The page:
Taxpayers Get $96 Billion Bill For 2012 Extreme Weather = One-Sixth of Non-Defense Discretionary Spending

By Dan Lashof Via NRDC Switchboard

With all the debate on the federal budget in Congress, climate change rarely gets mentioned as a deficit driver. Yet dealing with climate disruption was one of the largest non-defense discretionary budget items in 2012. Indeed, as NRDC shows in Who Pays for Climate Change?, when all federal spending on last year’s droughts, storms, floods, and forest fires are added up, the U.S. Climate Disruption Budget was nearly $100 billion, equivalent to 16% of total non-defense discretionary spending in the federal budget—larger than any official spending category.

2012 U.S. Federal Non-Defense Discretionary Budget 

(in Billions)

Source CRS, BEA, OMB (Table 8.7), NRDC estimates
Education, training, employment and social services $95
Transportation $91
Housing assistance and other income security $65
Health $60
Veterans benefits and services $57
Administration of Justice $54
International Affairs $50
Natural Resources and Environment $40
Science, Space and Technology $29
Energy $13
Other Non-Defense Discretionary $61
Total FY2012 Non-Defense Discretionary Spending $616
Federal Climate Disruption Costs, CY2012 Impacts $96

That means that federal spending to deal with extreme weather made worse by climate change far exceeded total spending aimed at solving the problem. In fact, it was eight times EPA’s total budget and eight times total spending on energy.

Overall the insurance industry estimates that 2012 was the second costliest year in U.S. history for climate-related disasters, with over $139 billion in damages. But private insurers themselves only covered about 25% of these costs ($33 billion), leaving the federal government and its public insurance enterprises to pay for the majority of the remaining claims. As a result, the U.S. government paid more than three times as much as private insurers did for climate-related disasters in 2012.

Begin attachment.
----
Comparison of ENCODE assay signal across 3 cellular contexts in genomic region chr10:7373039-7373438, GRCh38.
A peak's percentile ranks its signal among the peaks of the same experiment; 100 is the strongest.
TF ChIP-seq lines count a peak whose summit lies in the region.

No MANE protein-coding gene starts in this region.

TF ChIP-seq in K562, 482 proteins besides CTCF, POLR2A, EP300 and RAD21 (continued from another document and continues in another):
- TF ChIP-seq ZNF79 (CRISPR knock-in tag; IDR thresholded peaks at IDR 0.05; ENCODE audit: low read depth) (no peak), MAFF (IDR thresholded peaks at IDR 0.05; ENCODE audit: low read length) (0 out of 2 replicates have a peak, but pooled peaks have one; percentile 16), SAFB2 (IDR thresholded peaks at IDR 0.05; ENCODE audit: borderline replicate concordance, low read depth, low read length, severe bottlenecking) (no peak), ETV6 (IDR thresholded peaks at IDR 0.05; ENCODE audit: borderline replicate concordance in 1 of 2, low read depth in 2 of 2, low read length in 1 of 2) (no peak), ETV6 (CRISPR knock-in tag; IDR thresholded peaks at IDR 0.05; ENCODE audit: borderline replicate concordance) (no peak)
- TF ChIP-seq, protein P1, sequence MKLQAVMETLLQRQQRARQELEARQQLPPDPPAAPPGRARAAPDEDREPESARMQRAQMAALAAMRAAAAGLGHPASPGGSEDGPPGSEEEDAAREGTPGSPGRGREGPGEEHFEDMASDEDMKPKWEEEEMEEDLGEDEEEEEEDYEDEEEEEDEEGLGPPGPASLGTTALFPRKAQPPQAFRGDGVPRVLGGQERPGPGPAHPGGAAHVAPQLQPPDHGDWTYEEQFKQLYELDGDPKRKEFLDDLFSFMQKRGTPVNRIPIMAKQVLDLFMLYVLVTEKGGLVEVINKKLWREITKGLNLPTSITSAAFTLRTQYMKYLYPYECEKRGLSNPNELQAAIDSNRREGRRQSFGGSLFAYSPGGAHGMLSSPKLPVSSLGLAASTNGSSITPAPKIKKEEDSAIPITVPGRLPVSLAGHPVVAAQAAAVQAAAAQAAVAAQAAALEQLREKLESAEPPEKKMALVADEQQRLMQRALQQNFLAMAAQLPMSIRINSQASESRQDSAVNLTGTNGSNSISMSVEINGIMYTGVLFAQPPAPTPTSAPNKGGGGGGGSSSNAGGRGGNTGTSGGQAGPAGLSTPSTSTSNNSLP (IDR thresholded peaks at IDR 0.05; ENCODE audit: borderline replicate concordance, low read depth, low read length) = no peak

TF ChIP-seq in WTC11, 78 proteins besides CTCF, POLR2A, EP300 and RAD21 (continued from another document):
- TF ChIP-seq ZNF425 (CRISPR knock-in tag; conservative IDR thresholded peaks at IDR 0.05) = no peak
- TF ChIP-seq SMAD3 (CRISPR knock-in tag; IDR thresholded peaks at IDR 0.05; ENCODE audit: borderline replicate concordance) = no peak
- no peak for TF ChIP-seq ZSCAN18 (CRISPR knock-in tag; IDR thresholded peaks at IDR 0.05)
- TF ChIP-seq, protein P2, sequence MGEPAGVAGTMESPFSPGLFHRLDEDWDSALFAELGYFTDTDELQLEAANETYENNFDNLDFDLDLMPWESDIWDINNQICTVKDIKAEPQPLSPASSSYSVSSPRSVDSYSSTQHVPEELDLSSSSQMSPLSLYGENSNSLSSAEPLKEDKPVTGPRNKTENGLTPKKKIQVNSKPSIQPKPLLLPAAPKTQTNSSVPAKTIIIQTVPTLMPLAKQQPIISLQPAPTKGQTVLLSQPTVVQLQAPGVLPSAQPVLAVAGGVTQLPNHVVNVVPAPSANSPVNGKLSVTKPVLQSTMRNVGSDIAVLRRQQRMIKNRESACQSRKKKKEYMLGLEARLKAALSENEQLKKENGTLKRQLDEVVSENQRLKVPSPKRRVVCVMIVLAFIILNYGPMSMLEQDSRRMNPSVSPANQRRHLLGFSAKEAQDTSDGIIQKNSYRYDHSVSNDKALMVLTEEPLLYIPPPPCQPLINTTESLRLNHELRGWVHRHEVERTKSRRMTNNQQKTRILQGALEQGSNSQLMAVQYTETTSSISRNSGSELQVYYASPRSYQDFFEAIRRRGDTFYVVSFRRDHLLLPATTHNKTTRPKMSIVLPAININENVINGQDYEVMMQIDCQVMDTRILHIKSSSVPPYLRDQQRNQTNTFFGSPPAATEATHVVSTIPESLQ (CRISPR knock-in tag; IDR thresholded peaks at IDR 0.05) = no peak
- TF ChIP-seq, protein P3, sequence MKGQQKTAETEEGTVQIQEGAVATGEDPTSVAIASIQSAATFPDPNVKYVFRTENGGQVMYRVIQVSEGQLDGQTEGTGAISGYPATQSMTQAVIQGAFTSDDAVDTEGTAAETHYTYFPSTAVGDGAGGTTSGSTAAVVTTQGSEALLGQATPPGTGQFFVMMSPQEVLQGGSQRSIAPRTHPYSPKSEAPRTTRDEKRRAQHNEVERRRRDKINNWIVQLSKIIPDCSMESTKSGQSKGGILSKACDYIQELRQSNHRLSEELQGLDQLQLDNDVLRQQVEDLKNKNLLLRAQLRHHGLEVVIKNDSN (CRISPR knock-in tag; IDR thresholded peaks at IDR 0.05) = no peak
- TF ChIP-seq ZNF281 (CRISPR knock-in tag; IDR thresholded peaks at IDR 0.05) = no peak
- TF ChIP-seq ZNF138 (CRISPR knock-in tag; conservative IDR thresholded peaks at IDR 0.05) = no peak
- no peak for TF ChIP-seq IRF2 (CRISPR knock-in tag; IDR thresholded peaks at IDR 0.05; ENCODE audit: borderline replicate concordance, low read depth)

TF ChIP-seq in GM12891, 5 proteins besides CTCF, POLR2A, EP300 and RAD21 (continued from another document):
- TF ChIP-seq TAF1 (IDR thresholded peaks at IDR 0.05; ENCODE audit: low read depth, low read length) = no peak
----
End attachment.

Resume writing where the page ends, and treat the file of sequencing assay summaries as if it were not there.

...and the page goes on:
That reflects a major shift in liabilities with respect to climate change away from private insurers to public alternatives that began in earnest following the $72 billion hit the industry took in 2005 from hurricane Katrina.

Federal spending related to climate disruption falls into two major categories: Storms and droughts.

Spending related to storms includes appropriated funds for the Federal Emergency Management Agency (FEMA) as well as emergency supplemental appropriations following major disasters, such as Superstorm Sandy. It also includes the National Flood Insurance Program, which is supposed to be self-supporting, but is increasingly under water.

Drought-related spending includes the federal crop insurance program as well as the government’s share of higher food costs (see this post for more details).

The figure below shows how the federal climate disruption budget breaks down.

While some of these federal programs—such as forest fire prevention, crop insurance, flood coverage, and disaster preparedness—offer wider benefits to the country, it should be noted that these liabilities have largely been assumed by the public sector due to a lack of private sector alternatives. The true scorekeepers of climate risk—the insurance industry—realizes it can’t win when the dice are increasingly loaded with carbon pollution, so it’s walking away from the table, leaving taxpayers holding the bag. Last year that cost amounted to over $1100 per taxpayer, and we can expect to see even higher costs in future as CO2 concentrations continue to soar past 400 parts per million.